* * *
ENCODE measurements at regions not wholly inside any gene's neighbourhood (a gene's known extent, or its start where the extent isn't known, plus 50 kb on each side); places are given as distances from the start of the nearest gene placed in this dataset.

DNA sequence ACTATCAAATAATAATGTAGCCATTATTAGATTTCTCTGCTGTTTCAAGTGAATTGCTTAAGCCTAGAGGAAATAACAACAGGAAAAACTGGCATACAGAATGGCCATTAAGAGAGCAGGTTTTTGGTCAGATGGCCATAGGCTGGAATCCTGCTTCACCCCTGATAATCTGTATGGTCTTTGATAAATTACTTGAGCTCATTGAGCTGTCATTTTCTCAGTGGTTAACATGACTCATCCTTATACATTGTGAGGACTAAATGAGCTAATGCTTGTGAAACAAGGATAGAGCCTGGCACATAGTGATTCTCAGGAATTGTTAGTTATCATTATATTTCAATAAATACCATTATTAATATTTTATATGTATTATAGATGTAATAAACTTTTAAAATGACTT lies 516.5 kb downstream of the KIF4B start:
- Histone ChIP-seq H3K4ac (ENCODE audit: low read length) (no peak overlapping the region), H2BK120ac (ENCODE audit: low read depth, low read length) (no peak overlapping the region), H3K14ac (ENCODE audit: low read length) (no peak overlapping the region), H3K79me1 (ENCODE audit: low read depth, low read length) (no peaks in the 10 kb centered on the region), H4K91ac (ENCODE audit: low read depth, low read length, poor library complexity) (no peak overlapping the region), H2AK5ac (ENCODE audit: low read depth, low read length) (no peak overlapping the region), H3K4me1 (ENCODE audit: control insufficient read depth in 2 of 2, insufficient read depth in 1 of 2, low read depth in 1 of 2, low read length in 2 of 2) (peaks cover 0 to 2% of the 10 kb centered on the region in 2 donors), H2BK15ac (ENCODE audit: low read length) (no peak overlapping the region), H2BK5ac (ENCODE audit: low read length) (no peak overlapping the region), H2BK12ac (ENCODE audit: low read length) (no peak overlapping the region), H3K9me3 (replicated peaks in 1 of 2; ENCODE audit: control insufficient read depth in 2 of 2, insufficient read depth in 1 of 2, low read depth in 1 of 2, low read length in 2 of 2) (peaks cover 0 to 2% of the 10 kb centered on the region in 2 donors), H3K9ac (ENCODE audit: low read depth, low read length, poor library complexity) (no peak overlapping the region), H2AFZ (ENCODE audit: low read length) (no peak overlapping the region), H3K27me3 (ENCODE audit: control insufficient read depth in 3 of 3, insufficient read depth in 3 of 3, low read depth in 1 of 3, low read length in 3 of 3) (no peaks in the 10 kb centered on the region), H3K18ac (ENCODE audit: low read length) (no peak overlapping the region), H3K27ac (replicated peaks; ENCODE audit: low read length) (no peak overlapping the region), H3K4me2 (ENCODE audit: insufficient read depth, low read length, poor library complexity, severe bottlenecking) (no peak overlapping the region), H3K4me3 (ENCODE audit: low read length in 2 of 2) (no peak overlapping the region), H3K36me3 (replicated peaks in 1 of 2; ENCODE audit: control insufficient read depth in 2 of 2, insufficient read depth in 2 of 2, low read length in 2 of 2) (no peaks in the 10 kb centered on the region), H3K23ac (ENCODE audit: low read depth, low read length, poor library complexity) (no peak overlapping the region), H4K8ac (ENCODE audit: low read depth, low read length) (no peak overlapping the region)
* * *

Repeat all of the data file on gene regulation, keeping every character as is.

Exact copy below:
ENCODE measurements at regions not wholly inside any gene's neighbourhood (a gene's known extent, or its start where the extent isn't known, plus 50 kb on each side); places are given as distances from the start of the nearest gene placed in this dataset.

DNA sequence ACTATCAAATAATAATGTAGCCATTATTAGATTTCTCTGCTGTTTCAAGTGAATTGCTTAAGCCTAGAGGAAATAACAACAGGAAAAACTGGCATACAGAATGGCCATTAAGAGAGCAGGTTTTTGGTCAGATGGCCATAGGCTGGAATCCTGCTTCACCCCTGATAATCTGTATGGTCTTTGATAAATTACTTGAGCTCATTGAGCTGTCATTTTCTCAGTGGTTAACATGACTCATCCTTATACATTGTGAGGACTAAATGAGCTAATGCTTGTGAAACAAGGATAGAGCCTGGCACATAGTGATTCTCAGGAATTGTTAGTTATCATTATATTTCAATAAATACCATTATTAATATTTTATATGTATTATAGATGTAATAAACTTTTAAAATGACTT lies 516.5 kb downstream of the KIF4B start:
- Histone ChIP-seq H3K4ac (ENCODE audit: low read length) (no peak overlapping the region), H2BK120ac (ENCODE audit: low read depth, low read length) (no peak overlapping the region), H3K14ac (ENCODE audit: low read length) (no peak overlapping the region), H3K79me1 (ENCODE audit: low read depth, low read length) (no peaks in the 10 kb centered on the region), H4K91ac (ENCODE audit: low read depth, low read length, poor library complexity) (no peak overlapping the region), H2AK5ac (ENCODE audit: low read depth, low read length) (no peak overlapping the region), H3K4me1 (ENCODE audit: control insufficient read depth in 2 of 2, insufficient read depth in 1 of 2, low read depth in 1 of 2, low read length in 2 of 2) (peaks cover 0 to 2% of the 10 kb centered on the region in 2 donors), H2BK15ac (ENCODE audit: low read length) (no peak overlapping the region), H2BK5ac (ENCODE audit: low read length) (no peak overlapping the region), H2BK12ac (ENCODE audit: low read length) (no peak overlapping the region), H3K9me3 (replicated peaks in 1 of 2; ENCODE audit: control insufficient read depth in 2 of 2, insufficient read depth in 1 of 2, low read depth in 1 of 2, low read length in 2 of 2) (peaks cover 0 to 2% of the 10 kb centered on the region in 2 donors), H3K9ac (ENCODE audit: low read depth, low read length, poor library complexity) (no peak overlapping the region), H2AFZ (ENCODE audit: low read length) (no peak overlapping the region), H3K27me3 (ENCODE audit: control insufficient read depth in 3 of 3, insufficient read depth in 3 of 3, low read depth in 1 of 3, low read length in 3 of 3) (no peaks in the 10 kb centered on the region), H3K18ac (ENCODE audit: low read length) (no peak overlapping the region), H3K27ac (replicated peaks; ENCODE audit: low read length) (no peak overlapping the region), H3K4me2 (ENCODE audit: insufficient read depth, low read length, poor library complexity, severe bottlenecking) (no peak overlapping the region), H3K4me3 (ENCODE audit: low read length in 2 of 2) (no peak overlapping the region), H3K36me3 (replicated peaks in 1 of 2; ENCODE audit: control insufficient read depth in 2 of 2, insufficient read depth in 2 of 2, low read length in 2 of 2) (no peaks in the 10 kb centered on the region), H3K23ac (ENCODE audit: low read depth, low read length, poor library complexity) (no peak overlapping the region), H4K8ac (ENCODE audit: low read depth, low read length) (no peak overlapping the region)